Wisconsin’s Teen Driver’s License and Insurance Requirements

Learn about the requirements for teens to obtain a driver’s license in Wisconsin and what insurance is required.

To become fully licensed drivers, Wisconsin teens ordinarily must first obtain an instruction permit followed by a probationary license.

Instruction Permit

At 15 and a half years old, a teen can take a written test and vision exam at the Department of Motor Vehicles (DMV) to obtain an instruction permit. The application for an instruction permit must include proof of identification, proof of residency, a copy of the applicant’s social security card, and a certificate of enrollment in a driver’s education program. A parent or guardian who will be responsible for any negligence of the teen must sign the application. This adult must also certify that the teen is presently enrolled (and not truant) in school. At any point, the signing adult can withdraw consent and notify the DMV to cancel the teen’s license.

The instruction permit allows the holder to drive during daylight hours while supervised from the front seat by an “eligible adult.” An eligible adult must be at least 19 years old, have at least two years of driving experience, and be:

  • a licensed driving instructor
  • the driver’s parent
  • the driver’s spouse, or
  • a responsible, licensed adult who’s at least 21 years old.

Instruction permit holders can drive after dark only if supervised by a driving instructor or licensed adult who’s at least 25 years old.

Permit holders are generally prohibited from carrying any other passengers. However, when supervised by a driving instructor in a dual-control vehicle, up to three other passengers can ride in the vehicle. And when the teen driver is supervised by a parent or spouse, immediate family members can ride along. After turning 16, the teen can transport passengers while supervised by a licensed adult who’s age should be 25 or older. All passengers in the vehicle must have seatbelts.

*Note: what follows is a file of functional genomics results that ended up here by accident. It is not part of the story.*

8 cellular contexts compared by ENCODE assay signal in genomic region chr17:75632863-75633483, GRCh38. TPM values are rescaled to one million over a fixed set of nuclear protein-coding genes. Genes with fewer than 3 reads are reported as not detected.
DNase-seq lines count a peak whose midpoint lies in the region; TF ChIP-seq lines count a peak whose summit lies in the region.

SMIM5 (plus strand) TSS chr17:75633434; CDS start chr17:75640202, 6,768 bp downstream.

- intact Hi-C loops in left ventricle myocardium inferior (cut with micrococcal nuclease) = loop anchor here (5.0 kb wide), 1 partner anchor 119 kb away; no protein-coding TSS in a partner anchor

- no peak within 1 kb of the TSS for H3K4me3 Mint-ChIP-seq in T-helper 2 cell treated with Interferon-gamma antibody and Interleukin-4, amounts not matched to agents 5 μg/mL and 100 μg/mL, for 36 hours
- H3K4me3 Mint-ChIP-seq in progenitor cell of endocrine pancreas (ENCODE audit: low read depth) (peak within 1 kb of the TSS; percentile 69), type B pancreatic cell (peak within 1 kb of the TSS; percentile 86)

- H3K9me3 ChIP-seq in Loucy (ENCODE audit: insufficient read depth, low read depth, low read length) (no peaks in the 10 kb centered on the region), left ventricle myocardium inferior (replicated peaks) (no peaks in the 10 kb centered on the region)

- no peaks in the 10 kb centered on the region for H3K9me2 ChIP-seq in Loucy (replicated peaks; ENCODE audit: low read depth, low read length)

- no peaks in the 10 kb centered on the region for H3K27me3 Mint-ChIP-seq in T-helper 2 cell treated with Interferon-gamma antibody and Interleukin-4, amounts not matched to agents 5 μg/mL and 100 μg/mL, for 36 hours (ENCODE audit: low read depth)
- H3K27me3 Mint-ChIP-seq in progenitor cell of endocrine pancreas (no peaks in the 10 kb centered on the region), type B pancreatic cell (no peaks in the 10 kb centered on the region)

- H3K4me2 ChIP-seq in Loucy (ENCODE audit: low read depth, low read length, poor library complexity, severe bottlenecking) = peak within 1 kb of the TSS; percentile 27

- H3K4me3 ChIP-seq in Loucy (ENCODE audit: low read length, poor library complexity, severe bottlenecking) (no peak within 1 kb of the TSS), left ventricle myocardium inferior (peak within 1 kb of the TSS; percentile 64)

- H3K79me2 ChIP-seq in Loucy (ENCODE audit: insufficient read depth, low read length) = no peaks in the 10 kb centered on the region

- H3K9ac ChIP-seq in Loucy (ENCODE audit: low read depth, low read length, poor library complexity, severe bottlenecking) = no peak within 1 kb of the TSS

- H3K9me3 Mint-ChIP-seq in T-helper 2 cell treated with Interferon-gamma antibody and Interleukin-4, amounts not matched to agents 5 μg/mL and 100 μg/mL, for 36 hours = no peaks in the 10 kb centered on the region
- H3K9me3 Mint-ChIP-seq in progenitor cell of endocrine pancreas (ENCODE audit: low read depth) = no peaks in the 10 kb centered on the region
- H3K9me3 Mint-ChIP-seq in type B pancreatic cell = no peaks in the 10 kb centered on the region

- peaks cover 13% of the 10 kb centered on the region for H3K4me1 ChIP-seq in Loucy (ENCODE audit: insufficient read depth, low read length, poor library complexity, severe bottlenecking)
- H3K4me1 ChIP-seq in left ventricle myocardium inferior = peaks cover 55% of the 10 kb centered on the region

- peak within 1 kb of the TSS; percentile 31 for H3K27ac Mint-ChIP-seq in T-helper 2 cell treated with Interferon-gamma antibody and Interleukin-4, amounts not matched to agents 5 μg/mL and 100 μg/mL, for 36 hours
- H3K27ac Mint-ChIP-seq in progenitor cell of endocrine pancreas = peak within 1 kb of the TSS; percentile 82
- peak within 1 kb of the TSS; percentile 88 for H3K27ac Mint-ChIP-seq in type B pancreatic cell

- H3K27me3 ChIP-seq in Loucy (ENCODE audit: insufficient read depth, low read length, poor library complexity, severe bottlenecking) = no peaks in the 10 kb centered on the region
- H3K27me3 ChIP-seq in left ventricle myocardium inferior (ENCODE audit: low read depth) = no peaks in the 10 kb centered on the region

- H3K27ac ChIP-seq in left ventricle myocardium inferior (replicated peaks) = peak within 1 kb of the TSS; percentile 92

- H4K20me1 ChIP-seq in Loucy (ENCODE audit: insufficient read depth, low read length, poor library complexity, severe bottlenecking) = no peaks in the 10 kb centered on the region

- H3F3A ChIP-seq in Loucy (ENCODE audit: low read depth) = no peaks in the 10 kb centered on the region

Any restriction violation will result in a forfeiture of up to $50 for a first offense. Subsequent offenses will result in a forfeiture of $50 to $100.

Probationary License

After completing driver’s education and holding an instruction permit for at least six months without any moving violations, a 16-year-old can apply for a probationary license. The application must include a driving log signed by a parent certifying the completion of 30 hours supervised driving time (including ten nighttime hours). Parental consent and school enrollment are still required. With all these requirements satisfied, the teen can take the driving test to obtain a probationary license.

For the first nine months of holding a probationary license, the driver can’t drive between midnight and 5 a.m. unless supervised by an eligible adult or while driving to or from work, school, or home. During this time period, the teen can carry only one passenger, not including family members or supervising eligible adults.

Any violation of these restrictions will result in a $50 forfeiture and three traffic violation demerit points. Subsequent offenses carry a $50 to $100 forfeiture and six demerit points. The nine-month waiting period will also be extended six months for each restriction or moving violation.

License restriction violations can also result in misdemeanor charges. A misdemeanor conviction carries fines of up to $500 and a maximum of six months in jail, depending on the number of prior offenses.

After holding a probationary license for at least nine months or when the teen turns 18 years old, the probationary restrictions are lifted.

Use of Cellphones

All instruction permit and probationary license holders are prohibited from using a cellphone while driving. A violation leads to a $20 to $40 forfeiture and four demerit points. A subsequent offense carries a forfeiture of $50 to $100 and eight demerit points.

Insurance

Before any driver can operate a vehicle in Wisconsin, the vehicle must be properly insured. In Wisconsin, the liability coverage must include at least $25,000 bodily injury per person, $50,000 bodily injury per accident, and $10,000 property damage per accident.

Failure to provide and display valid insurance can result in a forfeiture of up to $500.

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